The first thing you notice about the Viking 44 Open is her racy, eye-pleasing and proportional profile. From that slightly raked bow to her gently sloping sheer, and the way the wraparound windshield rises up easily from the foredeck, she is indeed a head-turner. But as with every Viking Yacht, there is much more to her than a stunning exterior.
“The 44 Open appeals to families ready to take the next step into the Viking lifestyle,” says Viking president and CEO Patrick Healey, as we stepped aboard the latest addition to the company’s well-admired lineup.
With more available space in the cockpit, on the command deck, and in the belowdecks accommodations than their popular37 Billfish and the 42-footer, the Viking design team went to work. When Healey and company bring out a new product, they gather everyone around a large table and toss out ideas. The best, of course, stick. “It’s always been a very collegial experience, and we listen to what everyone has to say,” he says. “Sometimes it takes weeks, or even longer. With this boat, it happened very quickly.”
To that end, a pair of 800-horsepower I6 MAN diesels were chosen as the standard power, providing 30-knot cruising speeds and a 34.5- to 35-knot top end.
The Engine Room and Cockpit
With boats of this size traditionally being owner operated, Viking made sure everything that fit this profile was put aboard, making the experience as good as it gets. One merely has to step aboard the 119-square-foot cockpit area to know that despite her size, this boat is all Viking and ready for action. Along with the requisite in-sole fish boxes, transom livewell and aft lazarette, all with deep channels to quickly drain deck water, the cockpit is well thought out. Access to the engine room is via a hatch in the mezzanine.
In true Viking fashion, I found the boat’s engine room to be perfectly laid out for the hands-on skipper to do all critical fluid checks and, if necessary, perform whatever maintenance is required without fear of a head-banging, knuckle-busting experience. I noted all pumps, switches and system controls were within easy reach. There is also dedicated space for a Seakeeper gyrostabilizer.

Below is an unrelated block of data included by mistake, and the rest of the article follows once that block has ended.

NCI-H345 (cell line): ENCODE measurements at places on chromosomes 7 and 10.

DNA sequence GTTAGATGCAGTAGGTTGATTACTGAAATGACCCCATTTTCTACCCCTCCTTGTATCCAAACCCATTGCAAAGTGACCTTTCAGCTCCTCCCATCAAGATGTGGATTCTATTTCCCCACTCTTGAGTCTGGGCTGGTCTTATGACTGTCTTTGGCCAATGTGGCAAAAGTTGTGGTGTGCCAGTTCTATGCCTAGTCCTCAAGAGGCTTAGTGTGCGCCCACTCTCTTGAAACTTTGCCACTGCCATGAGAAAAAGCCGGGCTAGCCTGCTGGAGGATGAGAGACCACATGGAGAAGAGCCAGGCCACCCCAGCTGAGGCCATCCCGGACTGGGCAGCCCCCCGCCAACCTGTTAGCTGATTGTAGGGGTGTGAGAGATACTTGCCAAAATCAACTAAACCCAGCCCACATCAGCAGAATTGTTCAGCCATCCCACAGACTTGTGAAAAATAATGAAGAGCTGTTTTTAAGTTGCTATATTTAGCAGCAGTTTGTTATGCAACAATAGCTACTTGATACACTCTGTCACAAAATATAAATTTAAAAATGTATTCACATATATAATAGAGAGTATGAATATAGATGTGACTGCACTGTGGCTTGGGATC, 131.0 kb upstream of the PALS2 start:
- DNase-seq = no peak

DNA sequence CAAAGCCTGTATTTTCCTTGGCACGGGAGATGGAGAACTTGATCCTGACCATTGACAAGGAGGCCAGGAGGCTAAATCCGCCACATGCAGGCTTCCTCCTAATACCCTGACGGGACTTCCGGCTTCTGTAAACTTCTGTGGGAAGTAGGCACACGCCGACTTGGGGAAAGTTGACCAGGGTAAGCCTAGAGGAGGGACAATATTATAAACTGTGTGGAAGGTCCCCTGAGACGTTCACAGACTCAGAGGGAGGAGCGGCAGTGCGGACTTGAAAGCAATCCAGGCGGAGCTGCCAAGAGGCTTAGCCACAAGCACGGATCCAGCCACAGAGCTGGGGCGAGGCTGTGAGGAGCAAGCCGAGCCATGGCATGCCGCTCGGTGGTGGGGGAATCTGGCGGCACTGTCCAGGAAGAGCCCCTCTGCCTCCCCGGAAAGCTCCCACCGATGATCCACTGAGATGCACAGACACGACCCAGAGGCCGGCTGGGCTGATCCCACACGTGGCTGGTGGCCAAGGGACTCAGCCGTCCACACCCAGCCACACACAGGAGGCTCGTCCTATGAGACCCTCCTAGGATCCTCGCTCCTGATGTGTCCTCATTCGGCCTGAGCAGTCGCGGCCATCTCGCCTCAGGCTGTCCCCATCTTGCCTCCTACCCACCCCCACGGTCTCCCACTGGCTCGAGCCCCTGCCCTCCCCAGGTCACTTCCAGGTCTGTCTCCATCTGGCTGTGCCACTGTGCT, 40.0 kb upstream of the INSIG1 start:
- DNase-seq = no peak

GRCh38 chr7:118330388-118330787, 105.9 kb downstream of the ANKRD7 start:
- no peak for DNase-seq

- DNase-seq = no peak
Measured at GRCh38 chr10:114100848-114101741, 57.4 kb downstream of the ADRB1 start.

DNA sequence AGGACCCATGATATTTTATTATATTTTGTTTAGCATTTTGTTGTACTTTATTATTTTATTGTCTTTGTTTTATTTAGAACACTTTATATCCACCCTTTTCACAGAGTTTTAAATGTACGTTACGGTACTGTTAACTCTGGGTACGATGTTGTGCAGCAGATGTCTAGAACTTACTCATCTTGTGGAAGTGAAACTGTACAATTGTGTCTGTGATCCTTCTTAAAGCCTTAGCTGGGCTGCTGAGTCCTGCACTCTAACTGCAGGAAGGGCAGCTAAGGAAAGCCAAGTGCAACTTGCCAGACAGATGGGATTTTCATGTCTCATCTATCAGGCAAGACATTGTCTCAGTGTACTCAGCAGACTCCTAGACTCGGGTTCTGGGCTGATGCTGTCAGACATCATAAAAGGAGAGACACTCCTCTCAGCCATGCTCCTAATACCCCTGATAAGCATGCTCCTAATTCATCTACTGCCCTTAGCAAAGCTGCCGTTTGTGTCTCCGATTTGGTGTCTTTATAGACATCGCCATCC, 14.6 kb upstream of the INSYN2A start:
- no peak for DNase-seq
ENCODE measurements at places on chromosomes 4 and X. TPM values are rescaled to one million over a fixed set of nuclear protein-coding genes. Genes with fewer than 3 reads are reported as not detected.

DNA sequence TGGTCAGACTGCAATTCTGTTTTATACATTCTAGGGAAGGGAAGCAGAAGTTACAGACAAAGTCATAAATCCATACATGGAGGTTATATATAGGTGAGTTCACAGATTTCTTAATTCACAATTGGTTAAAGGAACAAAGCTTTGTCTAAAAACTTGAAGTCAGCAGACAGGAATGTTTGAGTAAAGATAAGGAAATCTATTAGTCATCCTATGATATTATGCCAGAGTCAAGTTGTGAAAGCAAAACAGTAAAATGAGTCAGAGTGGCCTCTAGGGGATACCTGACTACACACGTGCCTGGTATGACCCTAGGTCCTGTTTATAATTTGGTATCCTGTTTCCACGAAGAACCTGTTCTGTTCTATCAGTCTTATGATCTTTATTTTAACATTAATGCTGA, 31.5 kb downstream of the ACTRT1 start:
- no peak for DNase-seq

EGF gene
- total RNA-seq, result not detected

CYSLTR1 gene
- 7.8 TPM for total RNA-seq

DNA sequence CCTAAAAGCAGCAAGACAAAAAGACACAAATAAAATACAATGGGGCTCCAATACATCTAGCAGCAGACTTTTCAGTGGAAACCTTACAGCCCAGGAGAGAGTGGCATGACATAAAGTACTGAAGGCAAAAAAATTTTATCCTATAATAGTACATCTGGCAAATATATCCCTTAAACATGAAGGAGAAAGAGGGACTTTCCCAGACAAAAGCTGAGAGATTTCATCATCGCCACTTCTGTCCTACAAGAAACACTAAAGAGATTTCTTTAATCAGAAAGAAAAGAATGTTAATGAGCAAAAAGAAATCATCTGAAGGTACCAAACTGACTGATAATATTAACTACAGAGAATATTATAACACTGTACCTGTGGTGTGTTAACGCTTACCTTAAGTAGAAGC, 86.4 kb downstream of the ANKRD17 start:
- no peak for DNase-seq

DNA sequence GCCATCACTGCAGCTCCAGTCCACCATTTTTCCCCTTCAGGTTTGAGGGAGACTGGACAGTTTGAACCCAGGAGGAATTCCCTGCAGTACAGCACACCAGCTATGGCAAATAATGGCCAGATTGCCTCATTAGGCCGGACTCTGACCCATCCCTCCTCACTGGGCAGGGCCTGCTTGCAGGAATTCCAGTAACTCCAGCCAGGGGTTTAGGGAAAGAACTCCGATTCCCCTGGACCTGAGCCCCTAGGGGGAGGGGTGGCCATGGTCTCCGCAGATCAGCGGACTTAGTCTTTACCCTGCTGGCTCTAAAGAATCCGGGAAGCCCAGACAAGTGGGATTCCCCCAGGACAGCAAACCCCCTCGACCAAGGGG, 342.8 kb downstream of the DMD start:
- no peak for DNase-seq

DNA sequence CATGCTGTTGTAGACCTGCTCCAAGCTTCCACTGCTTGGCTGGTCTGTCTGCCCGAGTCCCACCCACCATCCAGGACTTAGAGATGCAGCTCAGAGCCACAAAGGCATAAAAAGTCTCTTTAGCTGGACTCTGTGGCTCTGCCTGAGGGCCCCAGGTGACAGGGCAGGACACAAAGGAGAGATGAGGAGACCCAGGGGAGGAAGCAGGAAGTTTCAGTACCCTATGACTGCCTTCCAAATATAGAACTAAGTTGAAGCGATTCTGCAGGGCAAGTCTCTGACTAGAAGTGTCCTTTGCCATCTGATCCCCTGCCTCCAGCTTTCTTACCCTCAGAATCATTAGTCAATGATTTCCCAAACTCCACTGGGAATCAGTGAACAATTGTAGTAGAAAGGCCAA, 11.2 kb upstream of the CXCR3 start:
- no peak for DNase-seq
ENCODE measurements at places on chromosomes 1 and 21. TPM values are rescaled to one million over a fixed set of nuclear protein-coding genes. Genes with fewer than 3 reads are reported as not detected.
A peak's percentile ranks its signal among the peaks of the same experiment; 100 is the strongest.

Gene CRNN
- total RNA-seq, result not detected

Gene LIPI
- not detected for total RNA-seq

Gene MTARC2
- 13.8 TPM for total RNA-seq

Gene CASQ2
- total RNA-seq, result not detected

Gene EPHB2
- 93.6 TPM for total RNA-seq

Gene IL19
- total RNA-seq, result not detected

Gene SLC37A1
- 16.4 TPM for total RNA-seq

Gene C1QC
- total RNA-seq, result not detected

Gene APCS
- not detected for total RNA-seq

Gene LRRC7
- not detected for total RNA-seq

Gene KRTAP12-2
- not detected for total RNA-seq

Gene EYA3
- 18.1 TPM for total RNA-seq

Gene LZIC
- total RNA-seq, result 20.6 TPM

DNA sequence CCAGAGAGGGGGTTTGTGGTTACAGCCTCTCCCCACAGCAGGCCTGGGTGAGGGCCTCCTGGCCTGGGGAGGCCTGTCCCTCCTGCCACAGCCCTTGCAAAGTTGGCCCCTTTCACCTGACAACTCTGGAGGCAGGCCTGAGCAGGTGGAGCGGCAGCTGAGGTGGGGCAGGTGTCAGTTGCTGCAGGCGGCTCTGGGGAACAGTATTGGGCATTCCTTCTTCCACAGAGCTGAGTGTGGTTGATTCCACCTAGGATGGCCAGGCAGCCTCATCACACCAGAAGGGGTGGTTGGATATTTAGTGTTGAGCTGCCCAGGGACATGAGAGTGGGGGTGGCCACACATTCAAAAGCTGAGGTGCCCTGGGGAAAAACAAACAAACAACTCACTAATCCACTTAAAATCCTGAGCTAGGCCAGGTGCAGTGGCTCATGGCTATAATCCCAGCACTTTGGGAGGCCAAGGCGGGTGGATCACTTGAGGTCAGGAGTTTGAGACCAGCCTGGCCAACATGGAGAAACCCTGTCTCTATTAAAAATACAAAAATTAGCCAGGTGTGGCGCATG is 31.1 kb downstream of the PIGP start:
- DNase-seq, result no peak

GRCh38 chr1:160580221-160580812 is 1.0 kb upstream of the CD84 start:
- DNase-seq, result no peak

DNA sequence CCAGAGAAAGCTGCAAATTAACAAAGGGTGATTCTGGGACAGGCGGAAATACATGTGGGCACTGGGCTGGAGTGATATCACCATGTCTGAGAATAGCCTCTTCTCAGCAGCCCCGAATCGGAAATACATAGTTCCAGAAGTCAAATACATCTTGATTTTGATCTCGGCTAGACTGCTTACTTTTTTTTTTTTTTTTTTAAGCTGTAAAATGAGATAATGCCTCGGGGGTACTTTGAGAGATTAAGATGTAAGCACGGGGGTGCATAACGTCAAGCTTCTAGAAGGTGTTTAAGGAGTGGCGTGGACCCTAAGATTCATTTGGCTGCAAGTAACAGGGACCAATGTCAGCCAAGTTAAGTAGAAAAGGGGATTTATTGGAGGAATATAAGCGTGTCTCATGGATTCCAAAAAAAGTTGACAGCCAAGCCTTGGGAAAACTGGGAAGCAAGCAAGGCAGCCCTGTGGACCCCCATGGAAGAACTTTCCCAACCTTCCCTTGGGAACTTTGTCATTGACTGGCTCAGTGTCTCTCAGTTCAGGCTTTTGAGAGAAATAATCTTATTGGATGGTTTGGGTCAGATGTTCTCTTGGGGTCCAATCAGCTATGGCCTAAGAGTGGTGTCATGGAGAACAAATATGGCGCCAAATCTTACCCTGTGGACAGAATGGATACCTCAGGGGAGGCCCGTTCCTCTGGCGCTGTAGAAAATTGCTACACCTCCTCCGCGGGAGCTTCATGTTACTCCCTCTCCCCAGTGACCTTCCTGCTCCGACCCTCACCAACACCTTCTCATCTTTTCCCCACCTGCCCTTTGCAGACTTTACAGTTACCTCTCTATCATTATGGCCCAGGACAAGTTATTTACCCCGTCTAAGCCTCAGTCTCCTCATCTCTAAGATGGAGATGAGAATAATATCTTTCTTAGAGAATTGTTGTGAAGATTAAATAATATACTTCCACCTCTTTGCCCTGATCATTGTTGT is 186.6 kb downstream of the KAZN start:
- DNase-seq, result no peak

In the cockpit, the mezzanine itself, set a bit to starboard to accommodate the stairs to the command deck, provides seating and a great view of the action.
I particularly liked the centerline helm, mounted on a raised platform. With the large wraparound windshield, its support posts pushed way back to either side in order to provide a single piece of glass in the center; even at the dock I could see the great sight lines afforded with the design. Indeed, when I got to run her in the ocean, whether doing hole shots, tight circles and turns, or backing down hard — all a testimony to her fine design and engineering — my view was just as it should be.
The boat is topped with a custom tuna tower from Viking subsidiary Palm Beach Towers. This flawless piece of equipment affords even more spectacular vistas, as well as providing a perfect platform from which to keep a sharp eye out for cutting marlin. And the expert electronics installation is courtesy of Viking’s own Atlantic Marine Electronics, another example of the boatbuilder’s vertical integration of key services.
The Salon and Accommodations
To port of the helm is a built-in console housing a tackle center, refrigerator and storage locker. On the starboard-side and aft is a seating area.